Saturday, May 18, 2013

Book Review: psych - The Call of the Mild by William Rabkin (psych #3)

Stars: 3 out of 5
Pros: Laughs and characters, especially Shawn and Henry
Cons: Plot tries to do too much
The Bottom Line:
Characters were good
But the plot should be sharper
For the fans only

Mildly Uneven

Having enjoyed the first two tie-in novels based on the TV show psych, I was looking forward to The Call of the Mild, the third one.  And I did enjoy parts of it.  Other parts were rather weak, however.

As a quick recap for those not familiar with the show, Shawn Spencer has been trained by his dad Henry to be hyper-observant.  But instead of becoming a detective like his dad wanted, Shawn drifted from job to job until he hit upon pretending to be a psychic to hide his true abilities.  As a result, he opened Psych, a psychic detective agency with his best friend, Gus.

When Ellen Svaco walks into Psych, it sounds like she has a simple case.  She's lost her favorite necklace while on a class field trip to Pasadena, and she wants Shawn to help her find it.  It only takes Shawn a few minutes to find it when he and Gus make the trip, but before they can return to the car, they are robbed at gunpoint by a mime.

Suspicions raised, they return to Santa Barbara to confront their client and figure out the truth.  However, they arrive at Ellen's house to find she has been murdered.  Why was that necklace so important?  And what is really going on?

First of all, a word of warning:  DON'T READ THE BACK OF THE BOOK!  The description given there spoils way too much of the story.  Fortunately, I figured that out early and tried my best to set it aside and just enjoy what was coming.

The problem with this book is the plot.  In short, it just tries to do too much.  We've got some side trips that, while fun, ultimately add nothing.  Too much time was spent with Henry.  Ultimately, that did play into the case, but it felt like it was slowing things down.  Frankly, there were just too many elements to the story.  While it does all come together for the climax, it is way too rushed.  I had to actually reread it to see if it really did make sense or not.  It does, but we needed the time to have some of the elements explained to us so we didn't have to go searching back through the book.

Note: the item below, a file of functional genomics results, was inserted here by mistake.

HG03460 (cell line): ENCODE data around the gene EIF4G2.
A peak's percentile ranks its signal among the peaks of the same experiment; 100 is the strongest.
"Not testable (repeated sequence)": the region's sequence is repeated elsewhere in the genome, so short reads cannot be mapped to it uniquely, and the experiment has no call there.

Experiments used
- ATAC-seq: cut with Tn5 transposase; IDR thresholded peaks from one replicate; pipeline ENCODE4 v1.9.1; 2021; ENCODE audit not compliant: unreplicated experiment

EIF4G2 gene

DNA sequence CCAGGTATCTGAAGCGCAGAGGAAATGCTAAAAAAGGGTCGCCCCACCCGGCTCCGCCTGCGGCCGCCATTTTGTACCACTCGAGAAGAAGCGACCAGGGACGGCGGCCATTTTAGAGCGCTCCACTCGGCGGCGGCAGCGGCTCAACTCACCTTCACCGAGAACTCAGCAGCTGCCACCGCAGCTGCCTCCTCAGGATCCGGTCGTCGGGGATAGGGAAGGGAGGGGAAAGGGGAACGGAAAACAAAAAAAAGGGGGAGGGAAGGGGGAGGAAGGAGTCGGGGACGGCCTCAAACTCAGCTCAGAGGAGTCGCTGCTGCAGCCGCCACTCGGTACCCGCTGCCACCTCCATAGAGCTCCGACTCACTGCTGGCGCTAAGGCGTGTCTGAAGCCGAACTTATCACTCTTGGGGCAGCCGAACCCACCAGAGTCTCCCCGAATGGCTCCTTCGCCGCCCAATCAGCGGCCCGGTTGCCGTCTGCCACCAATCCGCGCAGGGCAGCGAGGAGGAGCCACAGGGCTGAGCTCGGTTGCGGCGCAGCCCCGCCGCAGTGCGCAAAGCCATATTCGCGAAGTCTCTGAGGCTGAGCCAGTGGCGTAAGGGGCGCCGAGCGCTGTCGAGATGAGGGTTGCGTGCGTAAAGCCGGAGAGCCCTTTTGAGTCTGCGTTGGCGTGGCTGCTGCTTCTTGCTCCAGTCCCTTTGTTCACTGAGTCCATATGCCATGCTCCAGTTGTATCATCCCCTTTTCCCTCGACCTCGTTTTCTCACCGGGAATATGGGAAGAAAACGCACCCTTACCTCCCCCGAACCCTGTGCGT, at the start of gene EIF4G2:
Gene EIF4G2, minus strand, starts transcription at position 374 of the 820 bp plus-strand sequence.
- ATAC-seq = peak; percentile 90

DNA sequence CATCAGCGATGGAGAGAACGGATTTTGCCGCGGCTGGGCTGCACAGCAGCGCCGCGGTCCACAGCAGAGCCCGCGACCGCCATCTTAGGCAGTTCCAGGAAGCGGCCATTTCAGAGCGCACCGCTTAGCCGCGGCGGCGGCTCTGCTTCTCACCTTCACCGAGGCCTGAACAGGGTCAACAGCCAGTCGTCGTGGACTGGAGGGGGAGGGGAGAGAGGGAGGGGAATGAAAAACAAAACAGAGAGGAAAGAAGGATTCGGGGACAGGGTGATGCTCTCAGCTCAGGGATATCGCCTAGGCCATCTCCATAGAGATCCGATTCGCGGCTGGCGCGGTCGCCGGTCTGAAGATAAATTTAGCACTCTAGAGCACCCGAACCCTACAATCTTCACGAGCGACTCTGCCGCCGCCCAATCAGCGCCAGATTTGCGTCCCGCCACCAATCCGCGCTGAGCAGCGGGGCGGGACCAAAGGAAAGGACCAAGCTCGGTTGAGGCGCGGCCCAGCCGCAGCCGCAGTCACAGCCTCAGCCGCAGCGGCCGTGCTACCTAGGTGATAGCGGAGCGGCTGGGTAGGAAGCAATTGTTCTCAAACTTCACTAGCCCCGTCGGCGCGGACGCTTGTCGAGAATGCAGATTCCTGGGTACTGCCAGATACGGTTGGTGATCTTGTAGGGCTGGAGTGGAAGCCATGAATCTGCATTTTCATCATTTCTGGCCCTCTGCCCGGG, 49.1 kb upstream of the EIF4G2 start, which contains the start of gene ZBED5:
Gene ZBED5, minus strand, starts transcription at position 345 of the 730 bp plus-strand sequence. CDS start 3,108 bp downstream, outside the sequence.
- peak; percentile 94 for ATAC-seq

Of course, the joy of the TV series are the constant jokes and 80's references.  Those are in abundance here, and I got quite a kick out of many of them.  In fact, one scene talking about how important the characters were to the plot was a riot.

As far as the TV series characters go, only Shawn, Gus, and Henry really get enough time to be fully developed here.  I really like what the author did with Shawn and Henry's relationship.  It's hard to say very many new characters got enough time to be truly developed, although a couple do stand out.  The rest are distinct enough for their part in the story, but they aren't fully developed either.

The book continues to be told in limited third person.  Mainly, we are in Gus' head, but we have occasional side trips to Shawn, Henry, and even one of the new characters.  The writing is sharp and makes the book a fast read.

Because of the plot issues, The Call of the Mild is the weakest of the psych tie in novels so far.  However, there are still enough fun moments to make it worth reading for fans.  If you aren't familiar with the show, there's no need to bother, however.

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